82. Shubik M (1985) A game-theoretic approach to political economy. MIT Press, BostonGoogle Scholar
  83. Simonnard M (1966) Linear programming. Prentice-Hall, New JerseyMATHGoogle Scholar
  84. Solymosi T, Raghavan TES (2001) Assignment games with stable core. Int J Game Theory 30:177–185MATHMathSciNetCrossRefGoogle Scholar
  85. Sung SC, Dimitrov D (2007) On myopic stability concepts for hedonic games. Theory Dec 62:31–45MATHMathSciNetCrossRefGoogle Scholar
  86. Suzuki A, Muto S (2000) Farsighted stability in prisoner’s dilemma. J Oper Res Soc Jpn 43:249–265ADSMATHMathSciNetGoogle Scholar
  87. Suzuki A, Muto S (2005) Farsighted stability in n-person prisoner’s dilemma. Int J Game Theory 33:431–445MATHMathSciNetCrossRefGoogle Scholar
  88. Suzuki A, Muto S (2006) Farsighted behavior leads to efficiency in duopoly markets. In: Haurie A et al (eds) Advances in dynamic games. Birkhauser, Boston, pp 379–395CrossRefGoogle Scholar
  89. Toda M (1997) Implementation and characterizations of the competitive solution with indivisibility. MimeoGoogle Scholar
  90. von Neumann J, Morgenstem O (1953) Theory of games and economic behavior, 3rd edn. Princeton University Press, PrincetonMATHGoogle Scholar
  91. Wako J (1984) A note on the strong core of a market with indivisible goods. J Math Econ 13:189–194MATHMathSciNetCrossRefGoogle Scholar
  92. Wako J (1991) Some properties of weak domination in an exchange market with indivisible goods. Jpn Econ Rev 42:303–314Google Scholar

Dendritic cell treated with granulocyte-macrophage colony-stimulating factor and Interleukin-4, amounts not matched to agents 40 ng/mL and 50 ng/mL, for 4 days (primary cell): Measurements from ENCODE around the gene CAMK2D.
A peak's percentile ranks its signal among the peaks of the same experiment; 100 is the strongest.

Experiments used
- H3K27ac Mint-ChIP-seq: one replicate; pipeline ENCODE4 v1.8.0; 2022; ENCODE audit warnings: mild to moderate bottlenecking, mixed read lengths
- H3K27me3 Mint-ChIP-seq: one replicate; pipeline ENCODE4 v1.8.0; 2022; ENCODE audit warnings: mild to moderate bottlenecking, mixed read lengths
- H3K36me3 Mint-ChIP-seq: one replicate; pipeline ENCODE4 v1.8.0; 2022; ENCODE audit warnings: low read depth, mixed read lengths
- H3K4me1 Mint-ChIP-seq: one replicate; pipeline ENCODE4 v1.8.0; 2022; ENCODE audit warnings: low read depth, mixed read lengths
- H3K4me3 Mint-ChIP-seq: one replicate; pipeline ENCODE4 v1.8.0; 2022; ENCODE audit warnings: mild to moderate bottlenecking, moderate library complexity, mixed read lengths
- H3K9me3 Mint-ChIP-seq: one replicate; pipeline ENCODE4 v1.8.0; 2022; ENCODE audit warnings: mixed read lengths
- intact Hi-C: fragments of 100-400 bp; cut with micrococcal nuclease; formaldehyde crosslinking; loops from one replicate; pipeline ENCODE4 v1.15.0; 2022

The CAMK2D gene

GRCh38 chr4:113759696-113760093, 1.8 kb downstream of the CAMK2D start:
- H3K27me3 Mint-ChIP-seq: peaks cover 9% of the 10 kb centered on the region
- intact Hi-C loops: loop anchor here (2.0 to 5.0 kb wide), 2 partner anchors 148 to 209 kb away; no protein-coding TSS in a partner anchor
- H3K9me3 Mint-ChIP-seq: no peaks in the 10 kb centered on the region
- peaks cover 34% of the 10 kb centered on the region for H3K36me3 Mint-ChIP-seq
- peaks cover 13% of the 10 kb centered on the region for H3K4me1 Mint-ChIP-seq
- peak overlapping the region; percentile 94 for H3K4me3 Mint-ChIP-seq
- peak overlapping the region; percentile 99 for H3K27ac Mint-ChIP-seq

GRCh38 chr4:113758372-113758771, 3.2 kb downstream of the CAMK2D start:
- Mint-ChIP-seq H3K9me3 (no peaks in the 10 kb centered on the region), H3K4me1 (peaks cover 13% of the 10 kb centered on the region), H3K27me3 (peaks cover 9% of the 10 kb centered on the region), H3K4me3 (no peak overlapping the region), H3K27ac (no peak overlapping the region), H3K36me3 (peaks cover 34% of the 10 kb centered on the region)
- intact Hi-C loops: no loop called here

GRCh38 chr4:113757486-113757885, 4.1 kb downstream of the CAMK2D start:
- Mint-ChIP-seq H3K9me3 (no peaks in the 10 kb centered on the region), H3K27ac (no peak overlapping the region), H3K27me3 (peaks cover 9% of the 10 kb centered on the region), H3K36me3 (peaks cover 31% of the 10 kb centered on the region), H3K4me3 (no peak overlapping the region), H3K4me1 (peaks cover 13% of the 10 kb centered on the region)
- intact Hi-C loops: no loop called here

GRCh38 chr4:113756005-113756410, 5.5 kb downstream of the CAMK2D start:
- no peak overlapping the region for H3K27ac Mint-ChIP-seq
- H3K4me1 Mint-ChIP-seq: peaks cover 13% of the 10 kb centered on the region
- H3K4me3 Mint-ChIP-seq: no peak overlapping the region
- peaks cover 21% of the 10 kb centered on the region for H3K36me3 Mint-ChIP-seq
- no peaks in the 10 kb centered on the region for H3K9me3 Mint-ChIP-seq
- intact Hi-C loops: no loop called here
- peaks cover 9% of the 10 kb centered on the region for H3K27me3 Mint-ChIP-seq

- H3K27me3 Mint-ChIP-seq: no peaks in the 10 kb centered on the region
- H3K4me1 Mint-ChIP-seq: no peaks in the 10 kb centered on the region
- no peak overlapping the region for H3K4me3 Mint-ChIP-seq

93. Wako J (1999) Coalitional-proofness of the competitive allocations in an indivisible goods market. Fields Inst Commun 23:277–283MathSciNetGoogle Scholar
  94. Wako J (2010) A polynomial-time algorithm to find von Neumann-Morgenstem stable matchings in marriage games. Algorithmica 58:188–220MATHMathSciNetCrossRefGoogle Scholar
  95. Xue L (1997) Nonemptiness of the largest consistent set. J Econ Theory 73:453–459MATHCrossRefGoogle Scholar
  96. Xue L (1998) Coalitional stability under perfect foresight. Econ Theory 11:603–627MATHCrossRefGoogle Scholar

Books and Reviews

  1. Lucas WF (1992) Von Neumann-Morgenstem stable sets. In: Aumann RJ, Hart S (eds) Handbook of game theory with economic applications, vol 1. North-Holland, pp 543–590Google Scholar
  2. Shubik M (1982) Game theory in the social sciences: concepts and solutions. MIT Press, BostonMATHGoogle Scholar

Copyright information

© Springer Science+Business Media New York 2015

Authors and Affiliations

  1. 1.Graduate School of Decision Science and TechnologyTokyo Institute of TechnologyTokyoJapan
  2. 2.Department of EconomicsGakushuin UniversityTokyoJapan